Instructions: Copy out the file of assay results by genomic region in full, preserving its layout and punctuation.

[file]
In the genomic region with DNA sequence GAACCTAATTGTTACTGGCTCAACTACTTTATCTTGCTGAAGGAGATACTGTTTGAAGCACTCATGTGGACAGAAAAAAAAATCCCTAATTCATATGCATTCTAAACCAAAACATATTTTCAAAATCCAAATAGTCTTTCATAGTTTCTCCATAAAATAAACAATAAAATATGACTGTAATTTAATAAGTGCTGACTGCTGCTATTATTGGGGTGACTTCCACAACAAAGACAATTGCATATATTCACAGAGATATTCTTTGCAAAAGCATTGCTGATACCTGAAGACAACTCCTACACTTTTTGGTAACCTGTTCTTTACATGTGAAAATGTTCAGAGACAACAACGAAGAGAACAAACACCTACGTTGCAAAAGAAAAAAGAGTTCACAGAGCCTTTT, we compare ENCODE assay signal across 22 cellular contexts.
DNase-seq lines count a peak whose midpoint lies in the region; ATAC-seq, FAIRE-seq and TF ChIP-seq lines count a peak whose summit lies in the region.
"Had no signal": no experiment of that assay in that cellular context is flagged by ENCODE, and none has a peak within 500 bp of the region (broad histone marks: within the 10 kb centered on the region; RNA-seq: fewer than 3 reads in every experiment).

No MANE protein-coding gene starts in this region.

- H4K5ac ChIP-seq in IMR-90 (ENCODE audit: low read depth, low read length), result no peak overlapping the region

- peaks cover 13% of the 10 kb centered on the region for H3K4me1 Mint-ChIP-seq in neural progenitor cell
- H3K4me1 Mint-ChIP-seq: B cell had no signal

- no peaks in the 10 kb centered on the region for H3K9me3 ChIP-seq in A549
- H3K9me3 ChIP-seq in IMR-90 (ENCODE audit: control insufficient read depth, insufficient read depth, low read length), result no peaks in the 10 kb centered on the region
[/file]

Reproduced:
In the genomic region with DNA sequence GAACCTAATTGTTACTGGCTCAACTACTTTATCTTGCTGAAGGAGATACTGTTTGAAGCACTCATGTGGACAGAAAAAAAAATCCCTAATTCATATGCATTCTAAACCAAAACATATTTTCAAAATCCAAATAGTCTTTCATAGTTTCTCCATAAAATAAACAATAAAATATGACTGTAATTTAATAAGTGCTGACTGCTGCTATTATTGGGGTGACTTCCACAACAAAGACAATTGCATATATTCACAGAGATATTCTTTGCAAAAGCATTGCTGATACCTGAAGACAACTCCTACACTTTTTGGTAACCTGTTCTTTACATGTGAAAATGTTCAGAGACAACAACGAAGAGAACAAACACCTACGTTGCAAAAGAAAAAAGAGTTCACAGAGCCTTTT, we compare ENCODE assay signal across 22 cellular contexts.
DNase-seq lines count a peak whose midpoint lies in the region; ATAC-seq, FAIRE-seq and TF ChIP-seq lines count a peak whose summit lies in the region.
"Had no signal": no experiment of that assay in that cellular context is flagged by ENCODE, and none has a peak within 500 bp of the region (broad histone marks: within the 10 kb centered on the region; RNA-seq: fewer than 3 reads in every experiment).

No MANE protein-coding gene starts in this region.

- H4K5ac ChIP-seq in IMR-90 (ENCODE audit: low read depth, low read length), result no peak overlapping the region

- peaks cover 13% of the 10 kb centered on the region for H3K4me1 Mint-ChIP-seq in neural progenitor cell
- H3K4me1 Mint-ChIP-seq: B cell had no signal

- no peaks in the 10 kb centered on the region for H3K9me3 ChIP-seq in A549
- H3K9me3 ChIP-seq in IMR-90 (ENCODE audit: control insufficient read depth, insufficient read depth, low read length), result no peaks in the 10 kb centered on the region